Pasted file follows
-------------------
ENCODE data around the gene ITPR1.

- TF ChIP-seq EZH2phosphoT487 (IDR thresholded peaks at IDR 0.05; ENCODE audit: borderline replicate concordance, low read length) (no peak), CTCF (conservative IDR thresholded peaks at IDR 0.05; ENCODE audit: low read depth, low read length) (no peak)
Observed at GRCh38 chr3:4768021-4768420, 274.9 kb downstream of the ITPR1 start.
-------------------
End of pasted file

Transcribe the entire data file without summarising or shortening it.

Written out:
ENCODE data around the gene ITPR1.

- TF ChIP-seq EZH2phosphoT487 (IDR thresholded peaks at IDR 0.05; ENCODE audit: borderline replicate concordance, low read length) (no peak), CTCF (conservative IDR thresholded peaks at IDR 0.05; ENCODE audit: low read depth, low read length) (no peak)
Observed at GRCh38 chr3:4768021-4768420, 274.9 kb downstream of the ITPR1 start.